Canada: A 20-year basic income experiment is being considered in Quebec

Canada: A 20-year basic income experiment is being considered in Quebec

Yv Bonnier Viger. Picture credit to: Huffpost Quebec

 

Gaspesie and Îles-de-la-Madeleine regional public health director Yv Bonnier Viger is convinced that basic income can have dramatic positive effects on people’s health. So much so that the local public health sector, plus other regional organizations focused on health, well-being and poverty alleviation, are pushing for a 20-year long experiment in these two localities, also including Bas-Saint-Laurent.

 

Viger already knows the usual results of basic income experiments: “The experiments done around the world have always given results that go along the same direction: reducing mortality, violence, urgent care visits, hospitalizations, etc.”, he says. Moreover, he is also aware that people (according to experiments) do not use unconditional cash to acquire superfluous things, or to stop working as a result of receiving it. In this context, an (basic income) experimental setup in this region would expectedly be confirming these same results tested at other locations.

 

This setup is being considered as a negative income tax (NIT), after knowing each recipient declared annual income. After surveying true living costs in the three municipalities abovementioned, the idea is to dispense (every two weeks) unconditional cash gradually, for all those earning less than 40000 CAN$/year. The income starting point – someone earning 0 CAN$/month – would then become 17500 CAN$/year, which approximately amounts to Quebec’s official poverty line.

 

Financing the experiment would be based on replacing conditional social aid already in place in the region, without touching, however, retirement income (which is based on lifetime contributions). The project’s overall annual cost has been estimated at 800 million CAN$, which is expected to diminish over time, as more savings are made available in the public health sector, social aid management and other public related expenditures.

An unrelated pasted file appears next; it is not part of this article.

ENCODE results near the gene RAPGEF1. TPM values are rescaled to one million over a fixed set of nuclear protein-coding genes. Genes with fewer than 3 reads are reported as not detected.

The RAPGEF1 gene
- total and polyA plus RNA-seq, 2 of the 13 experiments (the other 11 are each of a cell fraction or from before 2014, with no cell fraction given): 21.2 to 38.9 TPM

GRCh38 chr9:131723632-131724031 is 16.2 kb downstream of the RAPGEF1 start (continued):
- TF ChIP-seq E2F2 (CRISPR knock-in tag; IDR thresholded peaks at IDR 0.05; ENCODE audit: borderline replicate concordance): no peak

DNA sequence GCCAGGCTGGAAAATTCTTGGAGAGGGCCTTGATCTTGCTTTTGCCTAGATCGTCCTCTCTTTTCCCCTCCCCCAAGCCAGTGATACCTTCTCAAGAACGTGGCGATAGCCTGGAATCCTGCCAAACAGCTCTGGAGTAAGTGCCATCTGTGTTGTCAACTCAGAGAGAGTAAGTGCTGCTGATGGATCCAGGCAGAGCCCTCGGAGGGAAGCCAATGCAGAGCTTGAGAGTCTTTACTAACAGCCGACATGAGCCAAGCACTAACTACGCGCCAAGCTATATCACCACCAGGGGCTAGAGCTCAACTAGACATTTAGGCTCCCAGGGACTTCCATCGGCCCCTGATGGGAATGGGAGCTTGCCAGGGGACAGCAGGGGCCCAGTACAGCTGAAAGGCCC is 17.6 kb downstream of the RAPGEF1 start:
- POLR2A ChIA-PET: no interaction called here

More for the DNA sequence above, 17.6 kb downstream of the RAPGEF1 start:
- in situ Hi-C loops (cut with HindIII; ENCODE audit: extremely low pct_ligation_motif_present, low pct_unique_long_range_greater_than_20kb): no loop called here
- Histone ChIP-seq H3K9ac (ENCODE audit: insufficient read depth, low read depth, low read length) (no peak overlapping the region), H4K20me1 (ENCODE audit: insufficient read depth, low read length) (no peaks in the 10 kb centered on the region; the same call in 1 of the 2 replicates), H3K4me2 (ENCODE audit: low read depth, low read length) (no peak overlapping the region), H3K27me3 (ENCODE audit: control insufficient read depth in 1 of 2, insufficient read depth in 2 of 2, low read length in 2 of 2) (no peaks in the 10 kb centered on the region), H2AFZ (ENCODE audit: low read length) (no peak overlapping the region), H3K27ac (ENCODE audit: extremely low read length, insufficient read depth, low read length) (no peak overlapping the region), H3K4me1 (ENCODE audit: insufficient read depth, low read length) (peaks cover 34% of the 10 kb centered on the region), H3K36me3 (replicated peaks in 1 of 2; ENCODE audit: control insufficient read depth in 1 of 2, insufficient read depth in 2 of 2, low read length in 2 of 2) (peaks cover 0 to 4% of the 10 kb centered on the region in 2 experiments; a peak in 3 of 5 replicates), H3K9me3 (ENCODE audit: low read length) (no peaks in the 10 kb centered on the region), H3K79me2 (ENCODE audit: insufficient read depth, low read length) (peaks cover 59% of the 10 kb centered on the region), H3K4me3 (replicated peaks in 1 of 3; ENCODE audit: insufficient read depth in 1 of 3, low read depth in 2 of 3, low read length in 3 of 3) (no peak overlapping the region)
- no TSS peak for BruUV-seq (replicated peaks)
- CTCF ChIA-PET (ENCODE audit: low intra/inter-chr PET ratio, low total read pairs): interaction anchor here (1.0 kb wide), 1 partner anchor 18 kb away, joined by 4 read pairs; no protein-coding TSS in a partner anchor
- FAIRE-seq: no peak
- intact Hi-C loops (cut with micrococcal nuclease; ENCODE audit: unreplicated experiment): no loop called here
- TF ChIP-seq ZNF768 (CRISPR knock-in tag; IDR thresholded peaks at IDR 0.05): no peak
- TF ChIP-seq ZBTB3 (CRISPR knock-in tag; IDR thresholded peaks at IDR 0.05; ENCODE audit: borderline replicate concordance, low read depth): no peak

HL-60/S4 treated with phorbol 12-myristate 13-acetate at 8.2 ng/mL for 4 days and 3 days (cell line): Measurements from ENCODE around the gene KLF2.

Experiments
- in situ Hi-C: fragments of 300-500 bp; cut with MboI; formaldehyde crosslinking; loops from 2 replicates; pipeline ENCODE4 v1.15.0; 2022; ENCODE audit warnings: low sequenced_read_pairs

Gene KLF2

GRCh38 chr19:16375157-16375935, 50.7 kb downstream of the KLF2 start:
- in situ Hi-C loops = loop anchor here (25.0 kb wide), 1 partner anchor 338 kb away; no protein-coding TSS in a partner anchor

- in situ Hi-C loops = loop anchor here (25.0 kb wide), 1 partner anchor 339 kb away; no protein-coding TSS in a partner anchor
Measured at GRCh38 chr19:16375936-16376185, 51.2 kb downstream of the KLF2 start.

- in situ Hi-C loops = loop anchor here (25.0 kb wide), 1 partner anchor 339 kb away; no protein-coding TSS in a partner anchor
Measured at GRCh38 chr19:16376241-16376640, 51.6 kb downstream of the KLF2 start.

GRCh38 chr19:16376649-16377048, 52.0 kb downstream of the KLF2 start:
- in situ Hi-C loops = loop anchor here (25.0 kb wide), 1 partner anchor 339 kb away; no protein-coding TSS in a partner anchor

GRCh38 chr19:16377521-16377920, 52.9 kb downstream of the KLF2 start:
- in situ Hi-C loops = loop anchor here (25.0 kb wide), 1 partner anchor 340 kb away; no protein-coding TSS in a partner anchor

More information at:

Quebec is considering a 20-year basic income pilot”, Basic Income Today, July 19th 2019

(In French)

Stephanie Gendron, “Idée d’un projet-pilote de 20 ans pour un revenu de base dans l’Est-du-Québec”, Le Placoteux, June 26th 2019

Leah Hamilton: “”Human again”: The (unrealized) promise of basic income in Ontario

Leah Hamilton: “”Human again”: The (unrealized) promise of basic income in Ontario

Leah Hamilton (left) and James P. Mulvale (right)

 

Leah Hamilton and James P. Mulvale have researched into the implications of the truncated basic income pilot in Ontario, Canada. From a set of controlled, semi-structured interviews, five participants agreed to subject to the procedure. These participants had experienced both conditional welfare programs such as the Ontario Works and the Ontario Disability Support Program, and were beneficiaries of the Ontario basic income pilot until it was terminated by Doug Ford’s cabinet.

 

The conclusions show that the basic income pilot had effects that contrasted with those experienced by the participants in the traditional social security programs. So, while in the latter, participants felt trapped in “a cycle of precarity and dependence”, the former made them feel “human again”, since “they had always desired to be members of the workforce and gain financial independence”. The study’s conclusions also match other research efforts comparing traditional welfare with basic income type of experiments, which reinforces those same conclusions. It also refers the need to consider potential hidden savings in health costs, and additional economic activity brought by basic income policies. Those cost savings and potentially larger tax collection must then be a part of any serious effort to finance basic income, particularly in high-income countries.

 

The following abstract accompanies the article:

Neoliberal social assistance programs are broadly seen as inadequate and intrusive. This phenomenological analysis compares social assistance in Ontario, Canada, and a recent pilot project to test basic income as an alternative method of enabling economic security and social participation via qualitative interviews with pilot recipients who had previously received traditional assistance. Results indicate a desire to be financially independent, but that the conditionality of traditional programs had negative repercussions including work disincentives and deleterious bureaucratic hurdles. Respondents reported that basic income has improved their nutrition, health, housing stability, and social connections; and better facilitated long-term financial planning.

 

More information at:

Leah Hamilton & James P. Mulvale (2019) “Human Again”: The (Unrealized) Promise of Basic Income in Ontario, Journal of Poverty

Leah Hamilton, “Why Welfare Doesn’t Work: And What We Should Do Instead”, Basic Income News, June 29th 20128